Even though it’s only October, we know your students have probably chewed on their pencils and copy paper is running low. Classroom basics like paper, pencils, glue, markers, and cleaning supplies are a necessity year-round; and the DonorsChoose community is excited to help you restock your closet!
One of the challenges that teachers report is that writing about classroom basics can feel, well, basic! To help you get started with your classroom basics project essay, we asked our teacher experts to share their tips to make your projects stand out.
Keep your project descriptions simple and vivid
Classroom basics might seem obvious, but including some examples of the resources needed and how your students will use them can go a long way in inspiring donors.
Ms. Lorimer, for example, finds it helpful to tell it like it is — these supplies are ordinary resources, but if a teacher doesn’t have the basics, they can’t spend as much time focusing on student learning.
I think that it is helpful for people to understand that basic supplies aren’t exciting. But having them means freeing us up to do our best, most student-centered work. We cannot do that if we’re trying to find paper, tape, staples, Kleenex, and such that we need just to get through the day.
Whether you create a rhyme, include stats, or share an inspiring quote, creativity is key! Ms. Edwards posted a project description with a catchy song to show the impact of the resources she was requesting.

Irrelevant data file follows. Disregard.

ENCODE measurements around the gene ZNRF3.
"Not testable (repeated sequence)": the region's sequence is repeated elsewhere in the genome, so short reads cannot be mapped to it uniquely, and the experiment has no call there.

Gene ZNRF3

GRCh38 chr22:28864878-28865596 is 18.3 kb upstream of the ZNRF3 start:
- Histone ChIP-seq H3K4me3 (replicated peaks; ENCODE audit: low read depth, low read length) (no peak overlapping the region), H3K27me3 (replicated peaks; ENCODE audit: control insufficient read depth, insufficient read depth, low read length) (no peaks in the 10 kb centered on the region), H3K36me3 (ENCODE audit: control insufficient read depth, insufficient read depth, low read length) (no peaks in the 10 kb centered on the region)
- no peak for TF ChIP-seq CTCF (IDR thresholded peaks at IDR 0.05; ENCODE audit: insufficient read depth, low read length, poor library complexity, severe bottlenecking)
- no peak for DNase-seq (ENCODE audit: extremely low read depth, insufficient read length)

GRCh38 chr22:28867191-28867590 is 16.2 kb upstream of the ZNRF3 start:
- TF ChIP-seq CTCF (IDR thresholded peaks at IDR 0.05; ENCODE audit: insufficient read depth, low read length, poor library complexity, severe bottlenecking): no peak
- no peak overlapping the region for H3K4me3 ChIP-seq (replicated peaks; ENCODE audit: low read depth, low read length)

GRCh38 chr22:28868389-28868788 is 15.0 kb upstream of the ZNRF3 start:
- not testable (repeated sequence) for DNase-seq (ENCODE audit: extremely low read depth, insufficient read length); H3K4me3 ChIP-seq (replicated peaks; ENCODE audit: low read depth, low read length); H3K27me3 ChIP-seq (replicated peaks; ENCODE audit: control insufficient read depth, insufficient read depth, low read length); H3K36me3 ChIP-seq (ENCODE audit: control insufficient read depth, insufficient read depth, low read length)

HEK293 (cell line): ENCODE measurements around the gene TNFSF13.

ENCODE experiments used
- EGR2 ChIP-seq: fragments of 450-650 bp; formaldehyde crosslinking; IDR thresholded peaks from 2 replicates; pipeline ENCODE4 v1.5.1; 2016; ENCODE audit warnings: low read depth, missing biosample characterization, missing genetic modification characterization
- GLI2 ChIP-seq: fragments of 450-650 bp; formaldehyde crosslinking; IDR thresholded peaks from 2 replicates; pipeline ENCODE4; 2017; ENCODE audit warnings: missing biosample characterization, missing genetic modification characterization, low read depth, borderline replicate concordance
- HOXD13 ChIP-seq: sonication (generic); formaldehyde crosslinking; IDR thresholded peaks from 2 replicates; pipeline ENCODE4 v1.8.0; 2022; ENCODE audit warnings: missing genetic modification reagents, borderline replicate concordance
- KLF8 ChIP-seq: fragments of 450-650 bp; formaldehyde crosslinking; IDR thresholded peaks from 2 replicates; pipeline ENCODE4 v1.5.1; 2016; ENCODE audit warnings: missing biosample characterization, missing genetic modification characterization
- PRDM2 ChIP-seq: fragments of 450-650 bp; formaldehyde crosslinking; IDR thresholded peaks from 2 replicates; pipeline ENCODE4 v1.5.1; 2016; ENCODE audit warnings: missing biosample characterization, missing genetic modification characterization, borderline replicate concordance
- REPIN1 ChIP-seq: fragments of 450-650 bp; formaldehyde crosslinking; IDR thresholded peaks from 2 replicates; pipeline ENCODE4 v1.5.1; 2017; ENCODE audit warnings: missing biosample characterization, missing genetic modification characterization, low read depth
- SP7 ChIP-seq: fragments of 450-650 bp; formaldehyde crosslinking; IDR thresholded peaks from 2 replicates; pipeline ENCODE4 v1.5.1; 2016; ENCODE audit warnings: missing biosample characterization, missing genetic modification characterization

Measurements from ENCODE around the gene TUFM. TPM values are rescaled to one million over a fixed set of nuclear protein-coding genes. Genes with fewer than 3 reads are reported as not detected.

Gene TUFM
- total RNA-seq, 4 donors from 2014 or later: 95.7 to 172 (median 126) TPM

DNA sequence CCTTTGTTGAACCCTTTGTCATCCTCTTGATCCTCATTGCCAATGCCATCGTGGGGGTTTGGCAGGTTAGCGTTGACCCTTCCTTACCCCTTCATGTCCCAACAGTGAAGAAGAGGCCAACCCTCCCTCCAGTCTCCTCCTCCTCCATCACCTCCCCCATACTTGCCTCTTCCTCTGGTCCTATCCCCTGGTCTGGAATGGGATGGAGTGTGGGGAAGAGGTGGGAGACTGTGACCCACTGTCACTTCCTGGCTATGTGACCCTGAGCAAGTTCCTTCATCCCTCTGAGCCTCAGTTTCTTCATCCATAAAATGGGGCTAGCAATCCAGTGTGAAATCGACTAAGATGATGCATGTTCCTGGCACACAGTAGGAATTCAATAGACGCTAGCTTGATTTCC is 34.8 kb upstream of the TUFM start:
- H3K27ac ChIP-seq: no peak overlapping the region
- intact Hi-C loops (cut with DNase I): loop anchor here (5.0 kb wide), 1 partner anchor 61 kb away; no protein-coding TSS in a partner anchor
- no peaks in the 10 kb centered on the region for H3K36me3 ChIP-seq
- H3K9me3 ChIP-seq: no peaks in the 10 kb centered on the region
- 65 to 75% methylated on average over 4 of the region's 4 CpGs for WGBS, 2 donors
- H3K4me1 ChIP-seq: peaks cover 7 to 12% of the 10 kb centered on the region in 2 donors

I wrote a project to the tune of Rudolph the Red-Nosed Reindeer for basic supplies and it was a great way for me to be able to express the need for basic supplies.
I explained how red pens help with my students by giving each other feedback on their work and reflecting on their own work. Specifically mentioning the ways basic supplies can have an impact on the classroom using examples helps donors connect to the project goal.”
If you got excited about this idea, here’s a screenshot of the project rhyme! Sing along!
Bring a smile to potential donors with humor
Fun descriptions for your classroom supplies project can be a great way to grab your donor’s attention and show them the energy you bring to your students.
I think adding humor is helpful as well. I got a project funded for Ticonderoga pre-sharpened pencils, and it was all about how middle school students eat pencils. I joke with my students about it all the time and we brainstorm where all the missing pencils have gone. Donors like to know that there is truly a need, but also enjoy tasteful humor.